“Antivirus is dead!” proclaimed Brian Dye, senior VP at security firm Symantec recently. Far from being an unguarded “Ratner” moment by a company best known for its Norton antivirus software, this was a deliberate (and rather successful) attempt to grab the headlines to highlight the multitude of novel methods that have become available to attackers since the humble virus first emerged many years ago (and to position Symantec as the partner of choice in the battle against blended threats, naturally).
“Antivirus is insufficient!” would have been much less of a head turner, nevertheless it is a far more accurate statement of fact. According to Dye himself, antivirus software still catches roughly half of all malware, but additional tools and technologies are obviously required to stop the rest and to protect the modern online business and its users against the ever-changing tactics and toolkits of criminals, hackers and spies.
As well as putting appropriate defences in place, companies need to educate staff and implement broad security policies beyond simply installing antivirus software to keep their systems safe. And for antivirus read firewall too. The era in which the firewall could be guaranteed to keep almost all attacks at bay passed as soon as data started to be held outside of the LAN, and the relative effectiveness of perimeter security has continued to decline ever since.
According to a recent report from the UK Department for Business, Innovation and Skills, for example, 93 per cent of large businesses suffered a security breach of some kind in 2013 while small businesses, once seen as far less of a target, reported a big rise in attacks, with 87 per cent experiencing a security breach, up from 76 per cent just a year before.
With threat levels rising, Computing surveyed 120 IT leaders at organisations spanning all sectors and sizes, but with the sample weighted towards smaller companies, to find out their perceptions of what constitute the most serious dangers and the measures they are taking to combat them.
Spending to save
The survey kicked off by asking about the proportion of the overall IT budget allocated to the security function within each respondent’s organisation. A worrying handful said they allocated nothing at all, but the majority (64 per cent) were far less complacent, spending up to 10 per cent of their IT budget on security measures (figure 1).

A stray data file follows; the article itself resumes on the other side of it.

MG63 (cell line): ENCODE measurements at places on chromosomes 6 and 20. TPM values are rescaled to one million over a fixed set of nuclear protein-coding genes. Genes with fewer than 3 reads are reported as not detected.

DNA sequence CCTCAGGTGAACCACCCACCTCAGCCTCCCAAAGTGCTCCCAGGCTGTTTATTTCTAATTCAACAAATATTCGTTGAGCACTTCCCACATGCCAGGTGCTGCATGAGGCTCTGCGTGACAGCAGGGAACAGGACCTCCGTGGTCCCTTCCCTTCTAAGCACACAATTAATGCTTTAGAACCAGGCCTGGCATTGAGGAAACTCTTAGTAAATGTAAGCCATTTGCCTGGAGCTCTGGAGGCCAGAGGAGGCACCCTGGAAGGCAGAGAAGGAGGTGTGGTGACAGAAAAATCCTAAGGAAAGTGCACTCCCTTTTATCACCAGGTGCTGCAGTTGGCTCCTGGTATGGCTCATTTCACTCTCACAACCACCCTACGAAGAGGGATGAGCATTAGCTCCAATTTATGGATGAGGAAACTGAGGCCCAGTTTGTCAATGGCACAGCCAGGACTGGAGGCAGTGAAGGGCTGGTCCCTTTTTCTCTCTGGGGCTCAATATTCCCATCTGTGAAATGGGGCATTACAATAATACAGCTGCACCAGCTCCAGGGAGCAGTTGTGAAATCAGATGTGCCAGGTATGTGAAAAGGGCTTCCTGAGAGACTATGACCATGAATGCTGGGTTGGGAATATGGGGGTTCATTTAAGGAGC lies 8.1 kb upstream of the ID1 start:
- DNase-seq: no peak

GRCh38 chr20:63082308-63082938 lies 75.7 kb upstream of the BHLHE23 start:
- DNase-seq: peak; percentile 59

Unfortunately, when it came to gaining an understanding of the risks faced by their organisations in order to direct their budget most effectively, respondents proved to be something of a mixed bunch, with 19 per cent having never formally carried out an assessment at all. Only half carry out a formal risk assessment on a regular basis.
When it came to rating and prioritising potential threats, the Computing survey uncovered some very interesting and surprising results.
For example, when presented with a comprehensive list of security concerns, current hot-button issues relating to the growing use of portable USB devices, cloud, mobile computing and social networking were rated as posing only a limited threat to the business, as were simple malware infections – viruses, Trojans and so on (figure 2).
The two most serious threats were thought to be insecure user passwords and the theft of data or intellectual property (IP) by insiders, who could be either employees or others with legitimate access to the corporate network.
Spam email (a favourite vehicle for delivering malware) and lack of security awareness among staff were also rated highly in terms of potential threats, so it could be that the IT heads surveyed were taking a mental step back and looking at the underlying causes of vulnerability rather than the specific agents of threat themselves, but the results were unexpected nevertheless.
Turning to the measures that companies take to protect themselves, providing for extensive backup and disaster recovery measures came top of the list overall. Defence against malware both on the server and the endpoint was next – suggesting that antivirus certainly isn’t dead just yet – followed by VPN encryption for remote user access.
Interestingly, given the perceived danger represented by insecure user passwords noted above, creating a strict password policy with strong passwords and regular changes was only fifth on the list (figure 3).
Another surprise was that having a strict BYOD policy was seen as a priority for a mere four per cent of the respondents, although this figure will reflect the limited number of organisations that have rolled out BYOD in earnest. Similarly, rogue access point detection scored just two per cent while a guest Wi-Fi network got a derisory single vote.
It would seem, then, that when it comes to security, those in charge see the main threats as deriving from the same sources as they always have done, and are devoting the majority of their efforts to countering them in traditional ways. While newer danger areas are certainly on the radar they are not yet given the priority accorded to malware protection and VPNs.
As is often the case, the reality on the ground is at some remove from the pronouncements of the vendors and analysts, which typically project 12 or 24 months into the future. For now backup and recovery tools are still the only way of recovering quickly from both security breaches and simpler hardware and software failures, guaranteeing the ability to restore the status quo and enable the business to carry on trading.
Likewise, patching for known vulnerabilities is seen as better than trying to deal with the aftermath of attacks and filters to block viruses and other common malware infections are reliable even if they are not the complete solution.
New foes may be coming over the horizon, but the old dragons have not been slain just yet.
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